Apex Landfill complaints aired before Jefferson County commissioners, OEPA help sought
STEUBENVILLE — The Jefferson County commissioners on Thursday were asked to help in getting the Ohio Environmental Protection Agency to enforce regulations at the Apex Landfill outside Amsterdam.
Fritz Tulencik, who lives near the landfill, said garbage odors and methane gas escaping from the landfill again have become unbearable to residents.
The county health department reported complaint calls concerning the landfill have doubled this month.
Tulencik said problems at the landfill have been ongoing for a decade. He noted the landfill has resumed bringing in garbage from New York and New Jersey.
Commissioner Dave Maple said a a letter will be sent to the Ohio EPA, with copies to the governor and local legislators, and Commissioner Tom Gentile said commissioners will request a written response from the Ohio EPA.
Commissioner Thomas Graham noted the commissioners in the past have pressured the state regulatory agency for enforcement at the landfill.
Tulencik said the Ohio EPA receives a large amount of money from the Apex Landfill from tipping fees. He noted the EPA encourages recycling to reduce waste taken to a landfill and allows garbage from the East Coast to be dumped at Apex.
“No amount of money going to the agency is worth the hell residents are going through,” Graham said, adding he has received numerous phone calls from residents about complaints concerning the landfill and odors.
“The rules and regulations are not being followed (at the landfill) and not being enforced by the EPA. I’m here to get the EPA to do what it is supposed to do. These are rules and regulations, not suggestions,” Tulencik said.
Gentile called the tipping fees going to fund the Ohio EPA the “fox watching the henhouse.” He said the Ohio EPA has never given a solid response on complaints about the landfill.
In other matters, commissioners were informed by Toronto county court Judge Lisa Ferguson about a $122,000 grant the three county courts received from the Ohio Supreme Court to upgrade computer software. The remaining cost of the software will come from court costs collected, Ferguson said.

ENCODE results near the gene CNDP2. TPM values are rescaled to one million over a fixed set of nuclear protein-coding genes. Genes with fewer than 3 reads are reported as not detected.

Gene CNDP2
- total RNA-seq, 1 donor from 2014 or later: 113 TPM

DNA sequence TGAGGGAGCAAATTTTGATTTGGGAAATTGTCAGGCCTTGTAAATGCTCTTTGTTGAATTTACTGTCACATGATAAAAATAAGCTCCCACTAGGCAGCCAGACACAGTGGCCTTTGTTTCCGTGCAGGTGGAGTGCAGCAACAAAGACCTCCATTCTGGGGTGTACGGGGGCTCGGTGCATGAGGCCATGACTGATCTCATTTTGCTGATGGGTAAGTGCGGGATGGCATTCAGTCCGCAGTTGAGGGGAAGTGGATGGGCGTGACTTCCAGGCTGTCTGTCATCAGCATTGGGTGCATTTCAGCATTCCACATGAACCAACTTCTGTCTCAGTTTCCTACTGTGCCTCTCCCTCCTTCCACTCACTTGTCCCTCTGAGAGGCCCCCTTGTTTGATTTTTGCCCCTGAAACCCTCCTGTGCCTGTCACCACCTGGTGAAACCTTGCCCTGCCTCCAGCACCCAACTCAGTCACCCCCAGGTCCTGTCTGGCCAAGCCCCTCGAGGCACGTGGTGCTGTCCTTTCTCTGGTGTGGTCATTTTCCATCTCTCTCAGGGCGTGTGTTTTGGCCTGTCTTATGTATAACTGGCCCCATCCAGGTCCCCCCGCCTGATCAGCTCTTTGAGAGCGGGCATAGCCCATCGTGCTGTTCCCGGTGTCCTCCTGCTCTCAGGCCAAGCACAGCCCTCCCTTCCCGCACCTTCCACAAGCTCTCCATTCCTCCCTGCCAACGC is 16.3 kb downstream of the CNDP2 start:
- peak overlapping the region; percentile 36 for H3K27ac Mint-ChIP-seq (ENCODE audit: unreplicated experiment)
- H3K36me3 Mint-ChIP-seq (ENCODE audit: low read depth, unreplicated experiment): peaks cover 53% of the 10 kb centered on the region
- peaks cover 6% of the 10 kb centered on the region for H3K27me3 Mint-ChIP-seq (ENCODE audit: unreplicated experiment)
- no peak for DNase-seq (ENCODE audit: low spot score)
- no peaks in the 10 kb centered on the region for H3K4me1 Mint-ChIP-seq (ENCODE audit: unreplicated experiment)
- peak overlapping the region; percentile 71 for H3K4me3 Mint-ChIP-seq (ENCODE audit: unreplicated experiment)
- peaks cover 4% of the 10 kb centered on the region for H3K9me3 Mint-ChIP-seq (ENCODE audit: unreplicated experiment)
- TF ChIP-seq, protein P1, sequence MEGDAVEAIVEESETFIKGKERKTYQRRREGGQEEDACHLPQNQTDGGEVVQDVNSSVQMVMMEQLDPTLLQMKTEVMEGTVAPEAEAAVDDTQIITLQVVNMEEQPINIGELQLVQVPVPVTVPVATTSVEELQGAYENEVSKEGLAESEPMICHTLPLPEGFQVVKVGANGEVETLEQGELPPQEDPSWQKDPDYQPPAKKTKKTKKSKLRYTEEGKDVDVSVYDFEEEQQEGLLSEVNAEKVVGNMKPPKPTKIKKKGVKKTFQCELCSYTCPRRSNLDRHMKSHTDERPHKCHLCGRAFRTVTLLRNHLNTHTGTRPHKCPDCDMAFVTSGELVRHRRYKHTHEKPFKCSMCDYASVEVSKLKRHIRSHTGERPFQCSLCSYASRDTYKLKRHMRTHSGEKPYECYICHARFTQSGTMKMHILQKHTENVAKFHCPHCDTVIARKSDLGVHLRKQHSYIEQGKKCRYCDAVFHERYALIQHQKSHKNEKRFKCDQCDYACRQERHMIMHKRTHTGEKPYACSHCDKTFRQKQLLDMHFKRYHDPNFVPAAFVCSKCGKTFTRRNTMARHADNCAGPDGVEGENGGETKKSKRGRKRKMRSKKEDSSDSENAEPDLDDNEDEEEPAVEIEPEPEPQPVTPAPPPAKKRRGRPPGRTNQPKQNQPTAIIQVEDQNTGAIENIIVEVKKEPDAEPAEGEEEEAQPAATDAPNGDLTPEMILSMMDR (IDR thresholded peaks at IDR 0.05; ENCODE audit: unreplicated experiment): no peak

Dillonvale county court Judge David Scarpone said with the new software, police officers will be able to file traffic tickets electronically with the court — as opposed to driving to the courts — and that will keep officers in their jurisdiction.
Ferguson said the three county courts now will be connected, allowing judges to research a person’s prior convictions before sentencing.
Commissioners also discussed the need for policies concerning the parking lot that will be constructed where the courthouse annex once stood.
There will be 37 parking spaces in the lot for the public visiting the courthouse. Gentile said there are currently 10 reserved parking spaces near the courthouse for the commissioners and judges that will have to be incorporated into the parking lot.
Commissioners noted courthouse employees will not be allowed to use the new parking lot.
In other business, the commissioners:
¯ Opened bids for road improvements on county Road 1 on the hill going out of Glen Robbins but both bids were well above the estimate of $441,709. The project will have to be re-bid.
¯ Agreed to advertise for a bridge replacement on Mount Pleasant Township Road 129. The estimate is $129,899.
¯ Agreed to a gas and oil lease for 56 acres of county property in Island Creek and Springfield townships. The county will receive $169,488 from Chesapeake Exploration and a gross royalty of 20 percent on the gas removed.
¯ Proclaimed next week as National Small Business Week at the request of the county chamber of commerce. The commissioners also proclaimed Thursday at National Day of Prayer in the county.
(Law can be contacted at firstname.lastname@example.org.)